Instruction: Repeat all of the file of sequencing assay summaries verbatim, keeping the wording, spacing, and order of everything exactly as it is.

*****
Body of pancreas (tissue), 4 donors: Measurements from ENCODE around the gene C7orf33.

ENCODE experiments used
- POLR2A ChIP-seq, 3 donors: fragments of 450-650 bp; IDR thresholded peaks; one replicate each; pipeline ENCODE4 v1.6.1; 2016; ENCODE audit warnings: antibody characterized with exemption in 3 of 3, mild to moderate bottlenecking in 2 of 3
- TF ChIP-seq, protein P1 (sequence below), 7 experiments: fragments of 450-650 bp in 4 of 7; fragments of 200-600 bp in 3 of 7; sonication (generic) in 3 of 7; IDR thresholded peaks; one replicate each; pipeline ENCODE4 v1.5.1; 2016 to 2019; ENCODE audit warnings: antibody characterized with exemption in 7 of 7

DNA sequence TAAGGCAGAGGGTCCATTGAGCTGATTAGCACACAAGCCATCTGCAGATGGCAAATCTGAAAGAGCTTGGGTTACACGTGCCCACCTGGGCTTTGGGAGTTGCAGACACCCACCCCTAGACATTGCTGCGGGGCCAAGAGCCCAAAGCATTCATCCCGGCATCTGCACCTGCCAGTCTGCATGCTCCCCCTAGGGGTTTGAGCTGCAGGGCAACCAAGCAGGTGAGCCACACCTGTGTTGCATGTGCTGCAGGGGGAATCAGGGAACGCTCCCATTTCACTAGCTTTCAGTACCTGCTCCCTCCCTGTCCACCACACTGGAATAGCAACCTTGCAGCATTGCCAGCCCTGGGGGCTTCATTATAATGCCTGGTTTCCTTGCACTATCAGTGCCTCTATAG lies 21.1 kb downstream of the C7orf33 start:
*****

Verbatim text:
Body of pancreas (tissue), 4 donors: Measurements from ENCODE around the gene C7orf33.

ENCODE experiments used
- POLR2A ChIP-seq, 3 donors: fragments of 450-650 bp; IDR thresholded peaks; one replicate each; pipeline ENCODE4 v1.6.1; 2016; ENCODE audit warnings: antibody characterized with exemption in 3 of 3, mild to moderate bottlenecking in 2 of 3
- TF ChIP-seq, protein P1 (sequence below), 7 experiments: fragments of 450-650 bp in 4 of 7; fragments of 200-600 bp in 3 of 7; sonication (generic) in 3 of 7; IDR thresholded peaks; one replicate each; pipeline ENCODE4 v1.5.1; 2016 to 2019; ENCODE audit warnings: antibody characterized with exemption in 7 of 7

DNA sequence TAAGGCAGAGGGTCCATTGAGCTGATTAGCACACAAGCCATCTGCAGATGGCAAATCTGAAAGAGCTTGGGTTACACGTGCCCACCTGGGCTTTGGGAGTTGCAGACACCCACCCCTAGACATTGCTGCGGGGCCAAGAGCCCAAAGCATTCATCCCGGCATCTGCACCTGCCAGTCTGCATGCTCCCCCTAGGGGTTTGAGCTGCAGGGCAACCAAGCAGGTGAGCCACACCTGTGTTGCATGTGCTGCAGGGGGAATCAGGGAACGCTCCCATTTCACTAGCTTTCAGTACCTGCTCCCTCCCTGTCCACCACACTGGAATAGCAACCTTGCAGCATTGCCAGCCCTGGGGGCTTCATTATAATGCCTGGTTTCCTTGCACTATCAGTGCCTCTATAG lies 21.1 kb downstream of the C7orf33 start: